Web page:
China's ruling Communist Party has banned its members from "extravagant eating and drinking", engaging in "sexual relationships outside of marriage" and playing golf, state media reported.
The official Xinhua news agency described the measures announced on Thursday as "a moral ethical code that members must abide by", but critics say they are part of an effort to target opponents of President Xi Jinping within the party.
Party members were already barred from "keeping paramours and conducting adultery" but the new rule on sexual activity is stricter, Xinhua said.
Playing golf - a favoured pastime of some officials which is also closely associated with wealth - and excessive eating and drinking were explicitly listed as violations of discipline for the first time, it added.
The regulations - which claim to apply to everyone in the 88-million-strong Communist Party - also forbid forming cliques within the party and nepotism.
Since ascending to the party leadership in 2012, Xi has launched a sweeping crackdown on corruption, with thousands of officials falling from power. But critics say Xi has used the campaign as a political purge targeting his opponents.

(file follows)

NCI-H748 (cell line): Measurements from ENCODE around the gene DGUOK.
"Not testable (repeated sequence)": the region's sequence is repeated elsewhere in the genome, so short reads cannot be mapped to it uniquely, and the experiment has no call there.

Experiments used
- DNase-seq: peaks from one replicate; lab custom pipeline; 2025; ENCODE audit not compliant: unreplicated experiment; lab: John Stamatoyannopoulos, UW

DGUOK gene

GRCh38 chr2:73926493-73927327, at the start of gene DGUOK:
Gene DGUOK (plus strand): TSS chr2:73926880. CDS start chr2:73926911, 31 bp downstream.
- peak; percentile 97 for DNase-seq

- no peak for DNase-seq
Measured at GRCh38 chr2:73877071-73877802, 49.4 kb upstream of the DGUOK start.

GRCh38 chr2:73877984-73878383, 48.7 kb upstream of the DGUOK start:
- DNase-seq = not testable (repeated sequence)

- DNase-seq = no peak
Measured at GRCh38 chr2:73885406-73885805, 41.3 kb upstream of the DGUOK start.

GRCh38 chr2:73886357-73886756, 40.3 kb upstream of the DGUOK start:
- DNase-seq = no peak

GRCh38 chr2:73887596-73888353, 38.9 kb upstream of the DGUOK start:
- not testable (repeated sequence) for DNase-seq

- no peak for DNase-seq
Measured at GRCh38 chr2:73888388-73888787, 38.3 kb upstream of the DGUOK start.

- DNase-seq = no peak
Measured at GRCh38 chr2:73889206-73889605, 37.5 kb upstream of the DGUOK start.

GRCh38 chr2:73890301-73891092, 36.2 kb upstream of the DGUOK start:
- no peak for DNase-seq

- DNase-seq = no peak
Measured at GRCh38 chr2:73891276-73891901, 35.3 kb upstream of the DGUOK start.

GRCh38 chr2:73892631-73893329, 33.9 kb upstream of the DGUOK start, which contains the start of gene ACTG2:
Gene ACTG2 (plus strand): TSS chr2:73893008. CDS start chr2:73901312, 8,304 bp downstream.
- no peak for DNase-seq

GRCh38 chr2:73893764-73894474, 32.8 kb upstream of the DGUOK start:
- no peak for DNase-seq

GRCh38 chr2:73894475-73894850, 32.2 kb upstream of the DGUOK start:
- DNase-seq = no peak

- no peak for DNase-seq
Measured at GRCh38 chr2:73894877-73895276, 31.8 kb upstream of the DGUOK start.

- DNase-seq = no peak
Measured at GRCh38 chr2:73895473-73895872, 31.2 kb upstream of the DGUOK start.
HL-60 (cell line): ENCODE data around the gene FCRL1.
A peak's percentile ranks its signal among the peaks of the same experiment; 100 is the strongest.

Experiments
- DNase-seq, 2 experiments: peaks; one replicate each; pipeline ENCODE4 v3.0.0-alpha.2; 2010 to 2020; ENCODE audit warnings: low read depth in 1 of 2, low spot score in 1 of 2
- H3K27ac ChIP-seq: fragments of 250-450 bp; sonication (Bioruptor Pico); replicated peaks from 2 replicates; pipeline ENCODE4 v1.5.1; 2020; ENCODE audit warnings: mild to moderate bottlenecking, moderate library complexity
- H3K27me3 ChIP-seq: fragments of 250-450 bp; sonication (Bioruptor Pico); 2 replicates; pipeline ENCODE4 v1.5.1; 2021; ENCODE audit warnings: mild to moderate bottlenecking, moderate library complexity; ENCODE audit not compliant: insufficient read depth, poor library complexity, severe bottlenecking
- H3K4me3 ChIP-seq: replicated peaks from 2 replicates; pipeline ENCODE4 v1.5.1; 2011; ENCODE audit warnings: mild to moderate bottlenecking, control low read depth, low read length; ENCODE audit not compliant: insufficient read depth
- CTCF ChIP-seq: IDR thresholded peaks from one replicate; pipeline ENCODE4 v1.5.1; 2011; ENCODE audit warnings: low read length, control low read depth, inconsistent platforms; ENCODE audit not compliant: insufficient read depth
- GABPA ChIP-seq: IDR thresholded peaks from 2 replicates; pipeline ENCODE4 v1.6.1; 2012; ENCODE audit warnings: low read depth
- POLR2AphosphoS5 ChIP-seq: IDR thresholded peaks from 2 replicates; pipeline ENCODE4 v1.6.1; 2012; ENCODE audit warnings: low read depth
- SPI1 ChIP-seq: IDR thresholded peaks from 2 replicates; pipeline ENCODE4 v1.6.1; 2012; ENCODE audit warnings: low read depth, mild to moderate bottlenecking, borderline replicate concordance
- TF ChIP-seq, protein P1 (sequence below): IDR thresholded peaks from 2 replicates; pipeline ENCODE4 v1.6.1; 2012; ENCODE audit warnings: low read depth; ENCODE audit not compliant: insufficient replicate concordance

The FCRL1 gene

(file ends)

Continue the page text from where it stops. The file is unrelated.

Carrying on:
'Infighting in party'
Willy Lam, a writer on Chinese politics, told Al Jazeera that the latest regulations will be used as a tool to "attack and intimidate Xi's foes" in the ruling party.
"There has been infighting between Xi and other factions in the party," he said.
Willy added that the party's Central Commission for Discipline Inspection, which is tasked with imposing the rules and led by a very close ally of the president, can choose who to punish arbitrarily - without a system of checks and balances.
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The document did not detail punishments for violating the new rules, but the party maintains its own feared internal disciplinary system, which operates without judicial oversight.
Party discipline superseded criminal law, Xinhua said.
Source: Al Jazeera and agencies